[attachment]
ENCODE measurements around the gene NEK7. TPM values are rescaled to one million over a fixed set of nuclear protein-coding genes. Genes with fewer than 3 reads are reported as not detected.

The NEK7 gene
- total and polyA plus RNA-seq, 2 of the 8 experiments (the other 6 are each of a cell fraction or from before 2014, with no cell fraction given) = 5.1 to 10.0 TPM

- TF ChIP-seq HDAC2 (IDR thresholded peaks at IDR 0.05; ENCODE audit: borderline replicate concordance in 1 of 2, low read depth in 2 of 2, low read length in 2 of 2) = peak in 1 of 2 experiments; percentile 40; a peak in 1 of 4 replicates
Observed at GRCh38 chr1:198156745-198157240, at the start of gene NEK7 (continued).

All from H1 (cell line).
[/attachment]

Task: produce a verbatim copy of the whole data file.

ENCODE measurements around the gene NEK7. TPM values are rescaled to one million over a fixed set of nuclear protein-coding genes. Genes with fewer than 3 reads are reported as not detected.

The NEK7 gene
- total and polyA plus RNA-seq, 2 of the 8 experiments (the other 6 are each of a cell fraction or from before 2014, with no cell fraction given) = 5.1 to 10.0 TPM

- TF ChIP-seq HDAC2 (IDR thresholded peaks at IDR 0.05; ENCODE audit: borderline replicate concordance in 1 of 2, low read depth in 2 of 2, low read length in 2 of 2) = peak in 1 of 2 experiments; percentile 40; a peak in 1 of 4 replicates
Observed at GRCh38 chr1:198156745-198157240, at the start of gene NEK7 (continued).

All from H1 (cell line).